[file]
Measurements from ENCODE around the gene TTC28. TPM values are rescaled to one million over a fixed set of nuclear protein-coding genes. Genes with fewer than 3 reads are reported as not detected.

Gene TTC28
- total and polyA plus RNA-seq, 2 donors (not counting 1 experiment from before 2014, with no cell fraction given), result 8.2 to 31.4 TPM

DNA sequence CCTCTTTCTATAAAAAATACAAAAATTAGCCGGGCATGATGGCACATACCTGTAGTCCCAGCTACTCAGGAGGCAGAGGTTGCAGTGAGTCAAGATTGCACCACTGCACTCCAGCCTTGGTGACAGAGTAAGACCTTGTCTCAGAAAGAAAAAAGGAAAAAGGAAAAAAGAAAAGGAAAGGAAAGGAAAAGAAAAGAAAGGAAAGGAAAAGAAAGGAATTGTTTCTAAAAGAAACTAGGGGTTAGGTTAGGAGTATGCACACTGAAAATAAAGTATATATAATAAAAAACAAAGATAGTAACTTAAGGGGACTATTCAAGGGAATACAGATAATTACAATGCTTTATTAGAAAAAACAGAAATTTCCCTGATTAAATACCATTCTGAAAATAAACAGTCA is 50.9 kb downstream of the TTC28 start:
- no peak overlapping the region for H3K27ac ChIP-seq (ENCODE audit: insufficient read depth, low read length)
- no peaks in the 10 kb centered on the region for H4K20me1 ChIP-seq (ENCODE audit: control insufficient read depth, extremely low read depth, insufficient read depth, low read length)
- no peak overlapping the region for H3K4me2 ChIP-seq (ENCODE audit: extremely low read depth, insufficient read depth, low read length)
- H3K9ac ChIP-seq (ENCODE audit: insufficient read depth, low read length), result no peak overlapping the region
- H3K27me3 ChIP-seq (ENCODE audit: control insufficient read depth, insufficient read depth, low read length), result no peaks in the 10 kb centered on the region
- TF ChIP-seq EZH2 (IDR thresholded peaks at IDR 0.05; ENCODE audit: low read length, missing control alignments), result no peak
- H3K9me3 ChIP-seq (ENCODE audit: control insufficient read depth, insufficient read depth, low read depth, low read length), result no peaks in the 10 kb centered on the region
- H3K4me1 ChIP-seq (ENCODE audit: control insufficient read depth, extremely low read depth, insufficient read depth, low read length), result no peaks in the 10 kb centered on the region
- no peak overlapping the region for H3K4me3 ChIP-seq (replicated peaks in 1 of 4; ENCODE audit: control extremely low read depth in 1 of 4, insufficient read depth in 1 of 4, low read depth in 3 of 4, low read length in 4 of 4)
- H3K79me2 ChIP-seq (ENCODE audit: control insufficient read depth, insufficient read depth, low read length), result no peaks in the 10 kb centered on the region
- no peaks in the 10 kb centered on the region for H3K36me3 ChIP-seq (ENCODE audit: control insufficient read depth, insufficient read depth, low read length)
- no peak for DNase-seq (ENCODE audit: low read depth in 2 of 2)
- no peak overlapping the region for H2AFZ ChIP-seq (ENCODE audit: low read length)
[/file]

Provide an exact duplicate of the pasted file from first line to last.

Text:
Measurements from ENCODE around the gene TTC28. TPM values are rescaled to one million over a fixed set of nuclear protein-coding genes. Genes with fewer than 3 reads are reported as not detected.

Gene TTC28
- total and polyA plus RNA-seq, 2 donors (not counting 1 experiment from before 2014, with no cell fraction given), result 8.2 to 31.4 TPM

DNA sequence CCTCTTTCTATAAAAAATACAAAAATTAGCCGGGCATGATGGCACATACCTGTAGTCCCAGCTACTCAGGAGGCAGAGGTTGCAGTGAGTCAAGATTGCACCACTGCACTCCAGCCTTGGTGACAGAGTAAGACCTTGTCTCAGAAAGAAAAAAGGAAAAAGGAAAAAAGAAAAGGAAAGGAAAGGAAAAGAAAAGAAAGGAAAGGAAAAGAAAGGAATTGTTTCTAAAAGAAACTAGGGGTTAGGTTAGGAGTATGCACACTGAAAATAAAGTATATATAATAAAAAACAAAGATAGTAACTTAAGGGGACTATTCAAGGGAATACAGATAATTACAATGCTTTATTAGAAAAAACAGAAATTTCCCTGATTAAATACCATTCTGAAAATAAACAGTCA is 50.9 kb downstream of the TTC28 start:
- no peak overlapping the region for H3K27ac ChIP-seq (ENCODE audit: insufficient read depth, low read length)
- no peaks in the 10 kb centered on the region for H4K20me1 ChIP-seq (ENCODE audit: control insufficient read depth, extremely low read depth, insufficient read depth, low read length)
- no peak overlapping the region for H3K4me2 ChIP-seq (ENCODE audit: extremely low read depth, insufficient read depth, low read length)
- H3K9ac ChIP-seq (ENCODE audit: insufficient read depth, low read length), result no peak overlapping the region
- H3K27me3 ChIP-seq (ENCODE audit: control insufficient read depth, insufficient read depth, low read length), result no peaks in the 10 kb centered on the region
- TF ChIP-seq EZH2 (IDR thresholded peaks at IDR 0.05; ENCODE audit: low read length, missing control alignments), result no peak
- H3K9me3 ChIP-seq (ENCODE audit: control insufficient read depth, insufficient read depth, low read depth, low read length), result no peaks in the 10 kb centered on the region
- H3K4me1 ChIP-seq (ENCODE audit: control insufficient read depth, extremely low read depth, insufficient read depth, low read length), result no peaks in the 10 kb centered on the region
- no peak overlapping the region for H3K4me3 ChIP-seq (replicated peaks in 1 of 4; ENCODE audit: control extremely low read depth in 1 of 4, insufficient read depth in 1 of 4, low read depth in 3 of 4, low read length in 4 of 4)
- H3K79me2 ChIP-seq (ENCODE audit: control insufficient read depth, insufficient read depth, low read length), result no peaks in the 10 kb centered on the region
- no peaks in the 10 kb centered on the region for H3K36me3 ChIP-seq (ENCODE audit: control insufficient read depth, insufficient read depth, low read length)
- no peak for DNase-seq (ENCODE audit: low read depth in 2 of 2)
- no peak overlapping the region for H2AFZ ChIP-seq (ENCODE audit: low read length)